Friday, September 2, 2011

Товарищ Х: Joe Hill remembered: "The Man Who Never Died" book signing, etc.

Товарищ Х will be there and he says, "быть там, или быть квадратной" ("be there, or be square").



William Adler, author of The Man Who Never Died: The Life, Times and Legacy of Joe Hill, American Labor Icon (Bloomsbury, 2011) will be at Mac's to discuss the book. He will be joined by Deborah Van Kleef, a folksinger whose own songs belong to the great tradition fostered by Joe Hill and Woody Guthrie.

In 1914, Joe Hill was convicted of murder in Utah and sentenced to death by firing squad, igniting international controversy. Many believed Hill was innocent, condemned for his association with the Industrial Workers of the World-the radical Wobblies. Now, following four years of intensive investigation, William M. Adler gives us the first full-scale biography of Joe Hill, and presents never before published documentary evidence that comes as close as one can to definitively exonerating him.

Hill's gripping tale is set against a brief but electrifying moment in American history, between the century's turn and World War I, when the call for industrial unionism struck a deep chord among disenfranchised workers; when class warfare raged and capitalism was on the run. Hill was the union's preeminent songwriter, and in death, he became organized labor's most venerated martyr, celebrated by Woody Guthrie and Bob Dylan, and immortalized in the ballad "I Dreamed I Saw Joe Hill Last Night."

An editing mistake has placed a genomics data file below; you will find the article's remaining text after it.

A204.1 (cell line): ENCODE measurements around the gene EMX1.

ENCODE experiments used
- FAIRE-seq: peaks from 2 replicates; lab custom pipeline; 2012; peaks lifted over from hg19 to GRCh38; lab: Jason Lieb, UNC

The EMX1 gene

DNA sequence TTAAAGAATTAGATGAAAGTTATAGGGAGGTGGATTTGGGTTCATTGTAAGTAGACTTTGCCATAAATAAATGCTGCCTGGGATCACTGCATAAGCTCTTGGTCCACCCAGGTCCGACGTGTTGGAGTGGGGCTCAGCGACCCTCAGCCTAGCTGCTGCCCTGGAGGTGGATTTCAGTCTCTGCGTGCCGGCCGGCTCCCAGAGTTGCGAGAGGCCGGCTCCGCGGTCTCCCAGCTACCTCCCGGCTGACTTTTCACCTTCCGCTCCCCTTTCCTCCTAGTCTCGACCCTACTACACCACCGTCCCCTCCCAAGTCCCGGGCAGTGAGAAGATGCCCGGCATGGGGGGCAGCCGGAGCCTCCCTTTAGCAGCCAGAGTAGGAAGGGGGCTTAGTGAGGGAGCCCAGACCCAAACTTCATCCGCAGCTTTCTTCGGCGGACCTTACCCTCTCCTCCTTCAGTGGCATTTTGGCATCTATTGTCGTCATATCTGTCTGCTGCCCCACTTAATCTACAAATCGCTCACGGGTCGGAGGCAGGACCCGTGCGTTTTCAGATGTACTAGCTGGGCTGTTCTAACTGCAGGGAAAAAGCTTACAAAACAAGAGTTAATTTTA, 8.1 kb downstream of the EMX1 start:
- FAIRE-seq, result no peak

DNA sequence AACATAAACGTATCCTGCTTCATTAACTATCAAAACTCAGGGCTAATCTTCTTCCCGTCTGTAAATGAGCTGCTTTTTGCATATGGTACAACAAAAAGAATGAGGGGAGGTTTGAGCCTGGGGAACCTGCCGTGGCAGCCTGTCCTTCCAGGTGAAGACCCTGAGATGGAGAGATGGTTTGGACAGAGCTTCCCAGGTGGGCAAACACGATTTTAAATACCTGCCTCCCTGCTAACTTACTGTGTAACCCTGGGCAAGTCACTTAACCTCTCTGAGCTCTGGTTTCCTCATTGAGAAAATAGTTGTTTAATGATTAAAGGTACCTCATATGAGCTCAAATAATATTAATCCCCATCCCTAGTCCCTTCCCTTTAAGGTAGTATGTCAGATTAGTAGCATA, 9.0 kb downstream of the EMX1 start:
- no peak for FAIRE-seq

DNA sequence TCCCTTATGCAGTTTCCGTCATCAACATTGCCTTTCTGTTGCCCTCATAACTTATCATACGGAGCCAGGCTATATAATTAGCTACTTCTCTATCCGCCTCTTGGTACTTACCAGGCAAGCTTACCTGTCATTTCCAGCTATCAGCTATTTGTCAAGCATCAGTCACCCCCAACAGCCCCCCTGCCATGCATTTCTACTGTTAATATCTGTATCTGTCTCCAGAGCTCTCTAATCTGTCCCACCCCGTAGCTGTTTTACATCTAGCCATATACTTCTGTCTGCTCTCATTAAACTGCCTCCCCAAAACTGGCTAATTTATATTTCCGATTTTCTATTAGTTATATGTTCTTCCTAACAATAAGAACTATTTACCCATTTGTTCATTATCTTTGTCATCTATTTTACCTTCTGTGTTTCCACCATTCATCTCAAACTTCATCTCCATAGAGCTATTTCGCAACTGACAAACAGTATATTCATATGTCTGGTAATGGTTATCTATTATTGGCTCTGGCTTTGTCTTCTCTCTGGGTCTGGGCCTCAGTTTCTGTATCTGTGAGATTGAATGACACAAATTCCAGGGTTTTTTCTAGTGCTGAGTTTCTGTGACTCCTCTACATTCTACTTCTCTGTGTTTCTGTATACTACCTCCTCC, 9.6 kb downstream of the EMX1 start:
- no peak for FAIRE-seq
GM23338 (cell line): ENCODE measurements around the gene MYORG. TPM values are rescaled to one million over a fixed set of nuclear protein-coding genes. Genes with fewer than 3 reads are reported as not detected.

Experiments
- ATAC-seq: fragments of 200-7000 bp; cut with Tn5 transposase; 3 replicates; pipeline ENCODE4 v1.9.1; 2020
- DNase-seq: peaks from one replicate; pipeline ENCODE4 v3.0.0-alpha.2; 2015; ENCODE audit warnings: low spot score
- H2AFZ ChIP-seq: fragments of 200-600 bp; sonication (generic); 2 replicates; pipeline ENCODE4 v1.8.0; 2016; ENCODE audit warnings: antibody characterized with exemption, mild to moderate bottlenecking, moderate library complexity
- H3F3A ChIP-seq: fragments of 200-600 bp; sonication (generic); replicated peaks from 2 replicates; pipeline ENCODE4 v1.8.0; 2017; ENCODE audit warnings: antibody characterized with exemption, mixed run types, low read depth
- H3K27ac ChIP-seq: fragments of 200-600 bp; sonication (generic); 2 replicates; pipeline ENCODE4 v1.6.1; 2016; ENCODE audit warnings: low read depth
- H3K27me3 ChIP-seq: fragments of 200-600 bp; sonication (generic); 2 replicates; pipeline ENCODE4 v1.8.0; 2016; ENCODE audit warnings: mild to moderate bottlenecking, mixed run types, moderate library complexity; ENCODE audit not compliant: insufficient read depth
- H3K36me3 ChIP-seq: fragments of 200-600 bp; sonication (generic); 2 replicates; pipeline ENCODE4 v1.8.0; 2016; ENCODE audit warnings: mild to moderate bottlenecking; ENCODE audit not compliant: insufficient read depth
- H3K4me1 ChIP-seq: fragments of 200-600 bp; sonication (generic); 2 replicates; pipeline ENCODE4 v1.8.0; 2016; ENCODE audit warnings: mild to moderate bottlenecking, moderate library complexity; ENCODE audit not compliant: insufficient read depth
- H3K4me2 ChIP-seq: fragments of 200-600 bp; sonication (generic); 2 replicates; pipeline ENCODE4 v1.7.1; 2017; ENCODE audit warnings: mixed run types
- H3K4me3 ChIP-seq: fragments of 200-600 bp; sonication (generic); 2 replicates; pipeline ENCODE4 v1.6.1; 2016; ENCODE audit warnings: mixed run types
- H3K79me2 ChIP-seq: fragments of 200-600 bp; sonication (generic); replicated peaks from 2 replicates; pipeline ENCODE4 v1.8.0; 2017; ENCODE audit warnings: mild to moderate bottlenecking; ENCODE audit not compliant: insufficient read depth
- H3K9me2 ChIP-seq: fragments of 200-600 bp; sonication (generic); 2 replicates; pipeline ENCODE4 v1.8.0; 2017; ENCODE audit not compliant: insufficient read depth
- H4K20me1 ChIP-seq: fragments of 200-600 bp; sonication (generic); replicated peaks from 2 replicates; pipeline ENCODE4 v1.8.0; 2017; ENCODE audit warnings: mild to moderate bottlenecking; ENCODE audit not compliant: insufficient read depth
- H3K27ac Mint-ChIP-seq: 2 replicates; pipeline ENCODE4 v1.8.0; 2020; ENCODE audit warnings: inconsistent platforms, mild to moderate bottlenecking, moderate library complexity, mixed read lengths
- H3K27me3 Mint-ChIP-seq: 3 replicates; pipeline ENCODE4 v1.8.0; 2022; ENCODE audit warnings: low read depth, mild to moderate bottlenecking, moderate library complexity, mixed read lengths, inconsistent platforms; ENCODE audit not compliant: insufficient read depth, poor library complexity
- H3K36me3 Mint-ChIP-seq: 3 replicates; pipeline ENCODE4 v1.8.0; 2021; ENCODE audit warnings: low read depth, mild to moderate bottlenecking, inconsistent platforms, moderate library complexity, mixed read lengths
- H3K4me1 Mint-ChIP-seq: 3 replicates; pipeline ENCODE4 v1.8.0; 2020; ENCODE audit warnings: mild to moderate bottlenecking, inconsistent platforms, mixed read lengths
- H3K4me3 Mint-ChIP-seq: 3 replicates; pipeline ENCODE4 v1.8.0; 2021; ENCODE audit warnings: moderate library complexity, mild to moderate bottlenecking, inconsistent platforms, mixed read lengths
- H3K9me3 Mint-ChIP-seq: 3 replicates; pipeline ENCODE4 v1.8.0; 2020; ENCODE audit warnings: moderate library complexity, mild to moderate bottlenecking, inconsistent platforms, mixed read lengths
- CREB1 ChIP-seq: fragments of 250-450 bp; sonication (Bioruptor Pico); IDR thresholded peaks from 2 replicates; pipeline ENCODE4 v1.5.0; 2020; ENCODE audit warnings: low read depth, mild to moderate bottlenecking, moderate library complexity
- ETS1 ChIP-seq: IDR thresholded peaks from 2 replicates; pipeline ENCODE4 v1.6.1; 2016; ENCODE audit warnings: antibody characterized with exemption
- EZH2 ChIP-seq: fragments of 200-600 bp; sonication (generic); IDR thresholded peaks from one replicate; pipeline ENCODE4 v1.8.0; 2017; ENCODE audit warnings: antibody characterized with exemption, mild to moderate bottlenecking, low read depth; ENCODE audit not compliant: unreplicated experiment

"The Man Who Never Died" does justice to Hill's extraordinary life and its controversial end. Drawing on extensive new evidence, Adler deconstructs the case against his subject and argues convincingly for the guilt of another man. Reading like a murder mystery, and set against the background of the raw, turn-of-the-century West, this essential American story will make news and expose the roots of critical contemporary issues.

William M. Adler is a freelance writer who has contributed to numerous publications, including Esquire, Rolling Stone, Mother Jones, Texas Monthly, and the Texas Observer. He is the author of Land of Opportunity, about the rise and fall of a crack cocaine empire, and Mollie's Job, following the flight of one woman's factory job from the U.S. to Mexico. Adler lives with his wife and son in Denver, Colorado.

Deborah Van Kleef has performed her brand of rootsy rustbelt folk music for over 20 years, at concerts, festivals, coffeehouses, schools, rallies, conferences and special events. Her song, “The Great Fast Food Strike,” was performed by Pete Seeger at the Carnegie Hall concert for the 50th anniversary of Folkways Records. She and the song were featured on the documentary, “Woody Guthrie: Hard Travelin’,” which aired on over 160 public radio stations across the U.S.

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